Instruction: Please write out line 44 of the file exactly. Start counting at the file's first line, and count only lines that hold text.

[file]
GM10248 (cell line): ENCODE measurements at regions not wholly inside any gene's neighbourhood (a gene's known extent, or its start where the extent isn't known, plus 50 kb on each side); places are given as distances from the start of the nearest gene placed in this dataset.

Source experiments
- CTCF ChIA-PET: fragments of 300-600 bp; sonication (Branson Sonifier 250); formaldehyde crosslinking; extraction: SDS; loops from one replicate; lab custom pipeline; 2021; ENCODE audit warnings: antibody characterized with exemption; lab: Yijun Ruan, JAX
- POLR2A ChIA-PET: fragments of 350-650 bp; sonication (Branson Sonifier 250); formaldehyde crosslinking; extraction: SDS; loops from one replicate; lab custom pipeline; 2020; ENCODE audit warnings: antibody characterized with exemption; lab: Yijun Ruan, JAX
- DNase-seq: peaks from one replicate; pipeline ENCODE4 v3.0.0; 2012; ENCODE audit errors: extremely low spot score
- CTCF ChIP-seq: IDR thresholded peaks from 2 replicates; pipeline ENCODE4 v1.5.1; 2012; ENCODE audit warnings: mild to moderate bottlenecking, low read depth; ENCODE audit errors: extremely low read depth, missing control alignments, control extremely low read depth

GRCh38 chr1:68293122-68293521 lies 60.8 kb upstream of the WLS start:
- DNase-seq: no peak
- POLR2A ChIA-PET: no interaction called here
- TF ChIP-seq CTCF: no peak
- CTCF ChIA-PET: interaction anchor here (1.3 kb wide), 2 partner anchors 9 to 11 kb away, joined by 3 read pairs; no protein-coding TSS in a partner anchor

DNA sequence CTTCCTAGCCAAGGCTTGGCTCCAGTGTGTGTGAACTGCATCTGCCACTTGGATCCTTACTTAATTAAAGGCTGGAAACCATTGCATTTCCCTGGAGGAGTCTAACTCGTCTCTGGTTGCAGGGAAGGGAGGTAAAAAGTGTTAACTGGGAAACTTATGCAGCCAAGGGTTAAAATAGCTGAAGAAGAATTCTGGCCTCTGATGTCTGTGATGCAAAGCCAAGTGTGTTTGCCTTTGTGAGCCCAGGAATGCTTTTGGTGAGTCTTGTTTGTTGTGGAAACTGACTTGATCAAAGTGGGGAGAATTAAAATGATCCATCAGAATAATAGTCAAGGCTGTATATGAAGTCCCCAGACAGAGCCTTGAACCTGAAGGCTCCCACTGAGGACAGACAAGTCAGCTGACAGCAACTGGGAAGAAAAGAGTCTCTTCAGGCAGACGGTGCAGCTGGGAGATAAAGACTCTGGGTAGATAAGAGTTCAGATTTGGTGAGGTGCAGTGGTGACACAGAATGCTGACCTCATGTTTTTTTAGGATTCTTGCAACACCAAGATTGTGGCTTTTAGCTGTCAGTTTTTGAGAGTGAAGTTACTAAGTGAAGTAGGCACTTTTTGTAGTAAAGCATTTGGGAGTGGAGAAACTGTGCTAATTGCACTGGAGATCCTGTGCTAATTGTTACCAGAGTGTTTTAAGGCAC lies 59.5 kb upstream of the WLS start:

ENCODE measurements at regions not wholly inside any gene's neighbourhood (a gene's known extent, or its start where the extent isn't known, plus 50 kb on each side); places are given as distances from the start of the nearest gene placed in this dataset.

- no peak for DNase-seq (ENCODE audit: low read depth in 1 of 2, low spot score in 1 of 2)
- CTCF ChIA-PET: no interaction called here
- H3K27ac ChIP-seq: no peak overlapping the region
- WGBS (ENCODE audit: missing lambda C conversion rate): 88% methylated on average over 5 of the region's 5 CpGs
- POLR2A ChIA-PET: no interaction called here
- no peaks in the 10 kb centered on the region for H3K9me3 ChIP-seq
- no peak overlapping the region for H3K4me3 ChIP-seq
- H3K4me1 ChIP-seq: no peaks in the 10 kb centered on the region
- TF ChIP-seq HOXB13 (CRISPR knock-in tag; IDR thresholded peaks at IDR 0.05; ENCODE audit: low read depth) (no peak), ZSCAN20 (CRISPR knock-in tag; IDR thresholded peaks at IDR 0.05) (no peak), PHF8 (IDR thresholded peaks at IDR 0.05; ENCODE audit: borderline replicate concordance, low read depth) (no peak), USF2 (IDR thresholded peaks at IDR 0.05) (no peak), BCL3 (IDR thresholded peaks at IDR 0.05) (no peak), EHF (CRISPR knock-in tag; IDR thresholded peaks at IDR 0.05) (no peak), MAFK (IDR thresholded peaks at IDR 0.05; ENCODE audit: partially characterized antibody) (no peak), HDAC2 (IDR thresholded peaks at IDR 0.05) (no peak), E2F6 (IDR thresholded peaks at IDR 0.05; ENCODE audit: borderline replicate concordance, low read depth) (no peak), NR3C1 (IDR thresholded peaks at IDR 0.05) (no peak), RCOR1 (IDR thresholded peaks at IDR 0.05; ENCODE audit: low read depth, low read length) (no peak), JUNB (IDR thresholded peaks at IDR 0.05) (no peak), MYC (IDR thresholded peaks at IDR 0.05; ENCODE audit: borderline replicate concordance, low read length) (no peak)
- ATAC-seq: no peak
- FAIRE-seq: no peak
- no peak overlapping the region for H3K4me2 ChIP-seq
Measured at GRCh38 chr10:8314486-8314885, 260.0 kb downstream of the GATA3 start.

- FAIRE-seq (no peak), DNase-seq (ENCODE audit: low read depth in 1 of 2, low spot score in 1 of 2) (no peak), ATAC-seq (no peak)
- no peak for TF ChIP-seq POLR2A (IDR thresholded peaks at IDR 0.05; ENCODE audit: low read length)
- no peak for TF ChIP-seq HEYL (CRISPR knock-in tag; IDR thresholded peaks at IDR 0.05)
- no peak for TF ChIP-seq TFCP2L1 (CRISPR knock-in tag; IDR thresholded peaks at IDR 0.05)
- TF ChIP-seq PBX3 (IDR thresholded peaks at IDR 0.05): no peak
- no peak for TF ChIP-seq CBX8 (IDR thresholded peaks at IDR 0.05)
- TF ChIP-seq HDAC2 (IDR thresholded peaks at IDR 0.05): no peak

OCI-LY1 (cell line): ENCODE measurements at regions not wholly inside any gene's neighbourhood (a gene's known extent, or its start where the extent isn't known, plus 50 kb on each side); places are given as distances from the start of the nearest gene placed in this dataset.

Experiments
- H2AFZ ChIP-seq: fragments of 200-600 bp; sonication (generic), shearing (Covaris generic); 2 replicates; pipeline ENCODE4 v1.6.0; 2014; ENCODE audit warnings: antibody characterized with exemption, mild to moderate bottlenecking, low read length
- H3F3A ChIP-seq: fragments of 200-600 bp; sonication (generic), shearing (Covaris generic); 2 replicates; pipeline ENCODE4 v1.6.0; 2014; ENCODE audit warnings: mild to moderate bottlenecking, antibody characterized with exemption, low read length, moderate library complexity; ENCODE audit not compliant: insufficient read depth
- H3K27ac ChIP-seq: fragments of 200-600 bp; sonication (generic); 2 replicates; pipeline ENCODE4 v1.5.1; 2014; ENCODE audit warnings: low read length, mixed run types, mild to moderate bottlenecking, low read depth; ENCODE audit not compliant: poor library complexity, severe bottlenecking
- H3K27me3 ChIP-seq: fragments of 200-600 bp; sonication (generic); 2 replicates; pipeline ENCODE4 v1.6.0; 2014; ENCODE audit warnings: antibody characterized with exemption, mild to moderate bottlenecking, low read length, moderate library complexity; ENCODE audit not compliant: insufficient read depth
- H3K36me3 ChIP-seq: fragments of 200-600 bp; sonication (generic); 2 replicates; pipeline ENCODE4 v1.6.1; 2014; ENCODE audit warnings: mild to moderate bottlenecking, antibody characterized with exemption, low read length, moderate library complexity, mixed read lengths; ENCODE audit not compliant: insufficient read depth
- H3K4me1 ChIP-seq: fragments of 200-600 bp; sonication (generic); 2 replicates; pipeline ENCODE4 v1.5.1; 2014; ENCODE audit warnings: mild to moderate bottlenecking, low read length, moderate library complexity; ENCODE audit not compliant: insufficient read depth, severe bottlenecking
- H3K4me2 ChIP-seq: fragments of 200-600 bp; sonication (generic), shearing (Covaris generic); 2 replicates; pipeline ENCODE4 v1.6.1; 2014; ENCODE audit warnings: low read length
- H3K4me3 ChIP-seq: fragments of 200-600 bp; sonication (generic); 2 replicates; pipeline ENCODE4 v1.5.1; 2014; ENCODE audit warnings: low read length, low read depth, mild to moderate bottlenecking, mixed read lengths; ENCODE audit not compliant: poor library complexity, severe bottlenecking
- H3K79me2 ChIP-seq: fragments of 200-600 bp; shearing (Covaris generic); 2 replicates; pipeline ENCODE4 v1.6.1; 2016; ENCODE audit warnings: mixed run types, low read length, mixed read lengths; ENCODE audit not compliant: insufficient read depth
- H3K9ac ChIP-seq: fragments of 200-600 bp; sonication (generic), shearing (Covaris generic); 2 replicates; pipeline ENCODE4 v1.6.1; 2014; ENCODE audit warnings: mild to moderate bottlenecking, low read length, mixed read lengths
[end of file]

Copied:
- H3K79me2 ChIP-seq: fragments of 200-600 bp; shearing (Covaris generic); 2 replicates; pipeline ENCODE4 v1.6.1; 2016; ENCODE audit warnings: mixed run types, low read length, mixed read lengths; ENCODE audit not compliant: insufficient read depth